He’s a wild card; a don’t take “no” for an answer kind of guy; he delights in stirring the pot; and he likes to make great beer. Not surprisingly, he’s big on the First Amendment. To that end, he’s paid lawyers to make his case and even launched a group to support free speech rights. One more thing: he’s a talented brewer and a successful businessman. He’s the CEO of Flying Dog Brewery; he’s Jim Caruso.
Caruso, who revels in upsetting the latter-day followers of Anthony Comstock, has a new beer label featuring the ribald comedian Lenny Bruce. To cap the launch of that limited-edition beer, he’s also hosting a November event for Robert Corn-Revere, the noted First Amendment lawyer who obtained a posthumous pardon for Bruce.
Corn-Revere is the author of the soon-to-be-released book “The Mind of the Censor and the Eye of the Beholder” (Cambridge University Press, Nov. 2021) — Floyd Abrams wrote the foreword to the book.Like a few of Caruso’s beer labels, the cover of the Corn-Revere book will surely “offend” those prone to being so. This Flying Dog beer-and-book event (by-invitation-only) will be held in early November at the brewery in Frederick, Maryland. The Lenny Bruce “Obscenity” beer label, which will have text on it by Corn-Revere, is all a part of a larger scheme of things in the mind of the man who never ceases to think of ways to mix business with conviction.
“‘Obscenity’ is the first of what will be a series of annual limited release beers that pay tribute to free speech,” said Caruso. “This year’s inaugural beer honors Lenny Bruce, whose legacy is freedom of speech and whose life story continues to inspire so many others.”
When it comes to beer and alcoholic beverage control commissions, Caruso continues to be a rebel who abhors the very idea of having bureaucrats dictate the content, not of his beer, but of his message. Some of those messages have been tagged in “bad taste,” which is why Jim Caruso decided years ago to take on some of the beverage control commissions. He first fought the law twelve years ago in a dispute with Michigan alcoholic beverage commissioners. And he’s doing it again this year in a legal battle with North Carolina officials.
The beer-label police
You’ll find those words on the Flying Dog website. They reflect the views of Flying Dog Brewery going back to 2009 when it went through the legal hoops with the Michigan Liquor Control Commission over the name of its “Raging Bitch” beer, replete with artwork by Ralph Steadman.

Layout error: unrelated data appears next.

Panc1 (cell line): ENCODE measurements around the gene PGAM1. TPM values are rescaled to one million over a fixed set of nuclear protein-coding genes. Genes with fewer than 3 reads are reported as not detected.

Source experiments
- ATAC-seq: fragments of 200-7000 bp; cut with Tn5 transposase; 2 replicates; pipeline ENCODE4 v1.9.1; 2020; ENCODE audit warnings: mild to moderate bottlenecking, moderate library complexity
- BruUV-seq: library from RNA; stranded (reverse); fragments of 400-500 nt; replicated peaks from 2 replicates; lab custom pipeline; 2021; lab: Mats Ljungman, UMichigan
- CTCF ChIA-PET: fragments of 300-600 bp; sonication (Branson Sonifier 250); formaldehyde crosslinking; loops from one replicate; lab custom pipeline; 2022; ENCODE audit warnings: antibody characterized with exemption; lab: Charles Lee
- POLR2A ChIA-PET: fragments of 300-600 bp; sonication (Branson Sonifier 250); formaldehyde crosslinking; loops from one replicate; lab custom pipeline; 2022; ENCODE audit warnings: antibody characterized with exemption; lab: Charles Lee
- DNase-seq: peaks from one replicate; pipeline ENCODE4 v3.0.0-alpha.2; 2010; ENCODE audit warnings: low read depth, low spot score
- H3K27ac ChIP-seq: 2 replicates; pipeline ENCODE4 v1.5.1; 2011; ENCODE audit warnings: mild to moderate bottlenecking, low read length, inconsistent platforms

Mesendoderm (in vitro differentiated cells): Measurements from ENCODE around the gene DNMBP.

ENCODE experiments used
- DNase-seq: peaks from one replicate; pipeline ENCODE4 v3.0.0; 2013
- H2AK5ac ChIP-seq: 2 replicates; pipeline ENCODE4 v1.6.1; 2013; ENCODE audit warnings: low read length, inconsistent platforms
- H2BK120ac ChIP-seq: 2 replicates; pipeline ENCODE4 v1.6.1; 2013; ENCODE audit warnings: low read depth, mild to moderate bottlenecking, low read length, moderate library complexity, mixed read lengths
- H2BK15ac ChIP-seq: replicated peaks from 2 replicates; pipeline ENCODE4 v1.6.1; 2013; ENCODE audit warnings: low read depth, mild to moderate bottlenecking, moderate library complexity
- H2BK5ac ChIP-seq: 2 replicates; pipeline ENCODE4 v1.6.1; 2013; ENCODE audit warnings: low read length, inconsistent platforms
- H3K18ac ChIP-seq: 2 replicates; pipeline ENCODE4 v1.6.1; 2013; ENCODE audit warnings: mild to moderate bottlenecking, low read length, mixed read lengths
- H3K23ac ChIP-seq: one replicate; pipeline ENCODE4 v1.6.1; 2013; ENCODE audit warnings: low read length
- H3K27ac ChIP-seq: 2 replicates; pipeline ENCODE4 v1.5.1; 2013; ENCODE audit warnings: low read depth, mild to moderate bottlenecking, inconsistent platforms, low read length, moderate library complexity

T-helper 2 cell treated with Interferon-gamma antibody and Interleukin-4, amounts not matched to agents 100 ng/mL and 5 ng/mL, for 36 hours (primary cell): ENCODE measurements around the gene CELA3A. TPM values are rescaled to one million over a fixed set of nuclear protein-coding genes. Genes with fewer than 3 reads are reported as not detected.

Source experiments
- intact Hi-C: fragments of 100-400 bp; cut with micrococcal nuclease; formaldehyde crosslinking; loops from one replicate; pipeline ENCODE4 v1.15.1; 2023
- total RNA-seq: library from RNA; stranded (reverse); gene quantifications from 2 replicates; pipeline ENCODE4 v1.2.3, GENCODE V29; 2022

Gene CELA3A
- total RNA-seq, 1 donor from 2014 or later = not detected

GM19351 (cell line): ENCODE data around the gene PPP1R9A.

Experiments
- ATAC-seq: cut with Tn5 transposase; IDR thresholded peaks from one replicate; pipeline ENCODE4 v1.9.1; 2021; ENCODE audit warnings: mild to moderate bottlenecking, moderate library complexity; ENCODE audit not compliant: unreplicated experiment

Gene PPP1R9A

We live in a world where people are coddled, messages are muddled and ideas are squashed in the name of political correctness. When the Thought Police closed in on us, we went to Federal court to defend our right to free speech and expression.
When it was all over in 2015, and after a favorable Sixth Circuit ruling, Caruso and his brewery prevailed. Per his doing, the attorney’s fees went to launching the First Amendment Society, a non-profit that supports various First Amendment events (including a book party hosted for this writer).
Headline (2017): “Flying Dog Brewery terminates its Brewers Association membership in defense of free speech”
Fast forward to July 2021 when Flying Dog submitted a number of beer labels to the North Carolina Alcoholic Beverage Control Commission (NCABC). The commission disapproved Flying Dog’s label for its Freezin’ Season Winter Ale. The Ralph Steadman label depicts a silhouette of a naked cartoon figure standing near a fire.
Under state law, the commission has the authority — consistent with constitutional mandates, of course — to adopt administrative rules to “prohibit or regulate any advertising of alcoholic beverages which is contrary to the public interest.” (N.C. Gen. Stat. § 18B-105(b)(11)). One of its rules empowers the commission to disapprove labels that are “immodest.” (14B NCAC 15B.1003(a)(2)). Its authority, albeit constitutionally suspect, also empowers it to reject labels it deems “undignified, immodest, or in bad taste.” (Rule 15b 1003-3(2)). The state lawyers for the commission also argued that the label was “inappropriate to many” and that the state had an interest in “protecting the children from explicit content.” Some 218 alcohol labels have been disapproved by NCABC over the years, with very few challenged, and none ever successfully. Then came Jim Caruso and the Brewery’s attorney, Marc John Randazza, who said this for FAN:
Against that backdrop, Flying Dog went to the District Court for the Eastern District of North Carolina and sought a temporary restraining order and a preliminary injunction against the commission.
I am surprised that this regulation even exists — a regulation that would restrict speech on the explicit grounds of “bad taste.” As the Alcoholic Beverage Control Commission is responsible for alcohol regulations in the state, if it were to regulate simply bad-tasting beer, heck that would be a reason to move to North Carolina! But, like the taste of beer, taste in art is so subjective that it must be the province of individual liberty and the marketplace of ideas.
Label approved, case moot?
Fate being what it is, and before the court had a chance to rule on the relief sought, the commission approved the “offensive” label. Thereafter, Jeffrey B. Welty, Special Deputy Attorney General of North Carolina, filed a response to the plaintiff’s motion: “The commission has approved the label in question,” he argued, thus “Flying Dog is free to market and sell its beer. That is the principal relief requested by the Complaint, rendering the case moot.” If the matter is ultimately deemed moot, that might preclude an award of attorney’s fees.
Judge Terrence W. Boyle refused, however, to let the matter end there. According to Mr. Randazza, during oral arguments on the mootness question, the judge also asked the counsel for the state why it approved a label that it had previously argued was antithetical to “protecting the children from explicit content.”